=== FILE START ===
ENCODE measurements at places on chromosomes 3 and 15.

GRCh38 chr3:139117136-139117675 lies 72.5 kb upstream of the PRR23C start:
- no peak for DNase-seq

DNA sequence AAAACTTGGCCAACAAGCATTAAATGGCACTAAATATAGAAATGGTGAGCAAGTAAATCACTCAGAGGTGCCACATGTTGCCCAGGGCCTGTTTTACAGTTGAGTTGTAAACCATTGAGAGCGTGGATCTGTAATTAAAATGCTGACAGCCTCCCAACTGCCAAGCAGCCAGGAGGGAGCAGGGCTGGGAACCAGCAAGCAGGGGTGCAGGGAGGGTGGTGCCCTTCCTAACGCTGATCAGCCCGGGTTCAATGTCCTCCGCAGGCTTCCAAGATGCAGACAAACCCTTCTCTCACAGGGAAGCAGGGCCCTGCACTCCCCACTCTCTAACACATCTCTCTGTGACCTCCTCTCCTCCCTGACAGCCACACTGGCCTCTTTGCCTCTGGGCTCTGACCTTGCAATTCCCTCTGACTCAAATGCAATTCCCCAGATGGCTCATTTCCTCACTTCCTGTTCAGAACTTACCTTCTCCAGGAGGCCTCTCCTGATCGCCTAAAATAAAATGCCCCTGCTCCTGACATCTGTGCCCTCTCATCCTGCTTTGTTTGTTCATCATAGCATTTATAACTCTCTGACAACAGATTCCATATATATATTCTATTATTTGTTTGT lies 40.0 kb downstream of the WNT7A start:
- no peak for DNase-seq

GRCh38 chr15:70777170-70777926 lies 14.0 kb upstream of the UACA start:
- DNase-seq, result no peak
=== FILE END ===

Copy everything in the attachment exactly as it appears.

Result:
ENCODE measurements at places on chromosomes 3 and 15.

GRCh38 chr3:139117136-139117675 lies 72.5 kb upstream of the PRR23C start:
- no peak for DNase-seq

DNA sequence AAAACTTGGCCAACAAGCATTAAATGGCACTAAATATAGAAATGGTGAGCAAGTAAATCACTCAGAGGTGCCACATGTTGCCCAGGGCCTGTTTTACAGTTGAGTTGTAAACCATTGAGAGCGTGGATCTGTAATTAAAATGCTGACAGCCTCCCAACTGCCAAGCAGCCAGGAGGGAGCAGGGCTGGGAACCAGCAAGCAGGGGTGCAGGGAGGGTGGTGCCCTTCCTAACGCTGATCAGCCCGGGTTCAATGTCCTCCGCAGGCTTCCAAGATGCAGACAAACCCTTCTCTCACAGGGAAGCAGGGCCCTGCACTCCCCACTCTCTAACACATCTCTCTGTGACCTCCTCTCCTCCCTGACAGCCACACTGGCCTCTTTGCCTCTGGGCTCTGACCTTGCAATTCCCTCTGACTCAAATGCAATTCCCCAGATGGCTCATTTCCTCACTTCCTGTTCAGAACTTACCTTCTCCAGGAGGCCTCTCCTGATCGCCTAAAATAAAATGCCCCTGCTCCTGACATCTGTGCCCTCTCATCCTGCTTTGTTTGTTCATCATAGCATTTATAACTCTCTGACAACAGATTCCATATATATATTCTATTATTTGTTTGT lies 40.0 kb downstream of the WNT7A start:
- no peak for DNase-seq

GRCh38 chr15:70777170-70777926 lies 14.0 kb upstream of the UACA start:
- DNase-seq, result no peak